In Ahluwalia the father also “suggested that the Mother should not be believed because, “she was an educated person”” (para 65). In that case Justice Mandhane also “warned the Father’s counsel during her cross-examination of the Mother that it would be improper to suggest that the Mother could not be believed because she immigrated to Canada with the Father after the first incident of violence” (para 65). Thus, in both Ahluwalia and McLellan the trial judge properly refused to make an adverse finding about a survivor’s credibility based on a myth perpetuated during cross-examination.[2] Yet, despite Lavallee and the caselaw that followed, the lawyers in these two cases still asked the questions and tried to suggest the survivors were lying or irrational.

Ideally family lawyers should have a professional obligation not to rely on or perpetuate myths and stereotypes about IPV. The National Association of Women and the Law (“NAWL”) and Luke’s Place tried to make this happen when Bill C-78 was debated. In their brief, supported by thirty-one other equality and anti-violence organizations, they suggested that the Divorce Act RSC 1985, c 3 (2nd Supp.) should include a section that would prevent courts from drawing “any adverse inferences based on myths or stereotypes about family violence” (pg. 6). Their recommendations were not followed. If they had been, lawyers would have been unwise to make arguments based on myths and stereotypes, and victims of violence would not be subjected to the humiliating and sometimes traumatizing questioning that occurs in family court. Adverse inferences based on myths would not be relied on in credibility assessments leading to parenting orders that may increase risk to victims of violence and their children. Family court would be a different place.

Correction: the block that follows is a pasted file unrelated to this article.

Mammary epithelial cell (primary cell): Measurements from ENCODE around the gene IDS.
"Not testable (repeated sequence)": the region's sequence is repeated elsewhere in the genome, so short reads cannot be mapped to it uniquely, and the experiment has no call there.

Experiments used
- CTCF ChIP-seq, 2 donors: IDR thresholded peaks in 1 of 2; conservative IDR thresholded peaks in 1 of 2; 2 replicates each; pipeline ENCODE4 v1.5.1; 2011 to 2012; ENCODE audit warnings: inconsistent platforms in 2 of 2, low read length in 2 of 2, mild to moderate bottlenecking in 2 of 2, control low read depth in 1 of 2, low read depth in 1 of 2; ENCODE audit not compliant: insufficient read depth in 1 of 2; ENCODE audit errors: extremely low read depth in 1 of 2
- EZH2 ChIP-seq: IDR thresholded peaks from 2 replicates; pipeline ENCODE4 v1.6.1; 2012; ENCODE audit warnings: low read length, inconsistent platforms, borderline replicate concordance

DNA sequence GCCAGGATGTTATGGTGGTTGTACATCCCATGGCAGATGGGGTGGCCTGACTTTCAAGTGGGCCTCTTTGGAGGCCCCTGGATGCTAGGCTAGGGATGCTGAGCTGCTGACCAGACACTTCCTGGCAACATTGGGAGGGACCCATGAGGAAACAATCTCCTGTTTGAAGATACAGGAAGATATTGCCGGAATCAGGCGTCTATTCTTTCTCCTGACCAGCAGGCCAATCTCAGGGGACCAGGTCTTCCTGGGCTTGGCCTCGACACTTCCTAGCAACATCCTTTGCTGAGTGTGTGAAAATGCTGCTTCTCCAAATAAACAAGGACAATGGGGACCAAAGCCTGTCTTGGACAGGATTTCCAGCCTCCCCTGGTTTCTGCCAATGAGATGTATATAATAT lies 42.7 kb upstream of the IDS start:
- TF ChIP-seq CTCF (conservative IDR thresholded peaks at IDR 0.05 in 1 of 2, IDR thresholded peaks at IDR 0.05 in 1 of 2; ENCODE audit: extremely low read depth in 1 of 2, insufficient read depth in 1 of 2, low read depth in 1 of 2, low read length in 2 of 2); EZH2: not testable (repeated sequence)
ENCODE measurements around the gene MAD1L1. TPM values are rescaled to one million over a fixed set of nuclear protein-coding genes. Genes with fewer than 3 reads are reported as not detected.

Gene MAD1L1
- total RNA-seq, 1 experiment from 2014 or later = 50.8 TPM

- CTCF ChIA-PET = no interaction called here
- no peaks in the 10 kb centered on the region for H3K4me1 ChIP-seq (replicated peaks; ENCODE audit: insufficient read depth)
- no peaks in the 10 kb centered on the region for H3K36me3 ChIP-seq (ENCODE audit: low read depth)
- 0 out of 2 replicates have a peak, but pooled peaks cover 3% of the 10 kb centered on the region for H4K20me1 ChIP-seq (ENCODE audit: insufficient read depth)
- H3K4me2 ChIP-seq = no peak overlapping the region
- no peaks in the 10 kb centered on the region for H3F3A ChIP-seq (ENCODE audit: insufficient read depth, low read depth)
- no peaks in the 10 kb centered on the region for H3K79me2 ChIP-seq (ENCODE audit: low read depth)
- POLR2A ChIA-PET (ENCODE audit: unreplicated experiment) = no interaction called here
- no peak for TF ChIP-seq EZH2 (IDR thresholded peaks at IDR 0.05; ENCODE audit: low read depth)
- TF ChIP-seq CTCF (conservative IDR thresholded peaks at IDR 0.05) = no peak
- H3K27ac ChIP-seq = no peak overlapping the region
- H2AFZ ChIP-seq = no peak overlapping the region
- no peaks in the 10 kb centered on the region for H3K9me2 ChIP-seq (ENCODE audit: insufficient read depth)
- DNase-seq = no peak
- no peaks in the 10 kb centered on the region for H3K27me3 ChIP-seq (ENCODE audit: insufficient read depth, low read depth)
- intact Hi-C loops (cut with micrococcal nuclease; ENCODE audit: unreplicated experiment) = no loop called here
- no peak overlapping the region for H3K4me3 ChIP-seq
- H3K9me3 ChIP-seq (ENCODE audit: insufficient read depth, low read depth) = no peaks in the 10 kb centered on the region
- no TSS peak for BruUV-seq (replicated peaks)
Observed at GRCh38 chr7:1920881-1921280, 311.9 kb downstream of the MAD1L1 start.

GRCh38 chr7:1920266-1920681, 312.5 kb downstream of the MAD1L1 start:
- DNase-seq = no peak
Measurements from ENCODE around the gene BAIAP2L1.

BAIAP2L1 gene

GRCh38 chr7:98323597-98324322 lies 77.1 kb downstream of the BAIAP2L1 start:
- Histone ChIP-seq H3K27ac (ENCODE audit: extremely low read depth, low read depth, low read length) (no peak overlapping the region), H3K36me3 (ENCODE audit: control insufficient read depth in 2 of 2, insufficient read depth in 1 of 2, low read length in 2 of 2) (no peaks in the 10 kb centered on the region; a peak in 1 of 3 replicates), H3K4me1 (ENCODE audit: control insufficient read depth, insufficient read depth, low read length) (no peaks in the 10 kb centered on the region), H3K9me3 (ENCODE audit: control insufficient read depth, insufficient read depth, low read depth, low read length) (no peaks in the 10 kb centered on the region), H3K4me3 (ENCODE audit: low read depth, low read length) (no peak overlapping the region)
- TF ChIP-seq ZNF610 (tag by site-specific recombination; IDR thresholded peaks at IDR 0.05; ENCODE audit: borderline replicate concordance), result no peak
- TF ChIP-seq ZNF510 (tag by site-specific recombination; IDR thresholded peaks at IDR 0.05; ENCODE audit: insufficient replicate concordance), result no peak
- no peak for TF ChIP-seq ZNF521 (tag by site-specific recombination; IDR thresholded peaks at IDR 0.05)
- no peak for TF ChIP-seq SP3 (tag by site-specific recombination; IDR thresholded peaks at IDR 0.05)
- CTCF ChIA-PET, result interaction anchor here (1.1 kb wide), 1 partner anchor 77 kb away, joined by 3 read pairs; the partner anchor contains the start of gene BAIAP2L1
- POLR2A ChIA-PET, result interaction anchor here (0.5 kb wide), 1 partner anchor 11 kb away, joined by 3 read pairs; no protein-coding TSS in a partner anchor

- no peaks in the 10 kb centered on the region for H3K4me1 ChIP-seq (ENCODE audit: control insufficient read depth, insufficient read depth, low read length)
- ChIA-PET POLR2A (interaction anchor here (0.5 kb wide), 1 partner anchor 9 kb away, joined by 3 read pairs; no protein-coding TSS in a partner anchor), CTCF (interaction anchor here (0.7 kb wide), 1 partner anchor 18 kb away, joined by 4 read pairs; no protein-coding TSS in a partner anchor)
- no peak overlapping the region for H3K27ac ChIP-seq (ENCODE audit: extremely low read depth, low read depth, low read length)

But that did not happen. Lawyers still perpetuate myths and stereotypes. Elaine Craig conducted extensive research on sexual assault trials. She argued that defense counsel are “ethically precluded from using strategies and advancing arguments that rely for their probative value on” rape myths “that have been legally rejected as baseless and irrelevant” (pg. 430).[3] A similar argument seems applicable here.

A challenge for family law, of course, is that most matters are resolved on consent, outside of court. A lawyer can suggest a victim is lying about the abuse in the context of a negotiation. The lawyer can threaten to cross-examine the victim on the abuse – an obviously difficult if not revictimizing experience. Indeed, if lying about abuse is perceived to be a retaliation tactic against the other parent, a lawyer may feel almost compelled to try to unmask the tactic and reveal the lie. Recall that pursuant to the Federation of Law Societies of Canada Model Code of Professional Conduct, lawyers have a “duty to the client to raise fearlessly every issue, advance every argument and ask every question, however distasteful, that the lawyer thinks will help the client’s case”, albeit by “fair and honourable means” (R 5.1-1[1]). There is no separate rule for non-adversarial proceedings to distinguish proper conduct in negotiations, and the Model Code is completely silent with respect to family violence.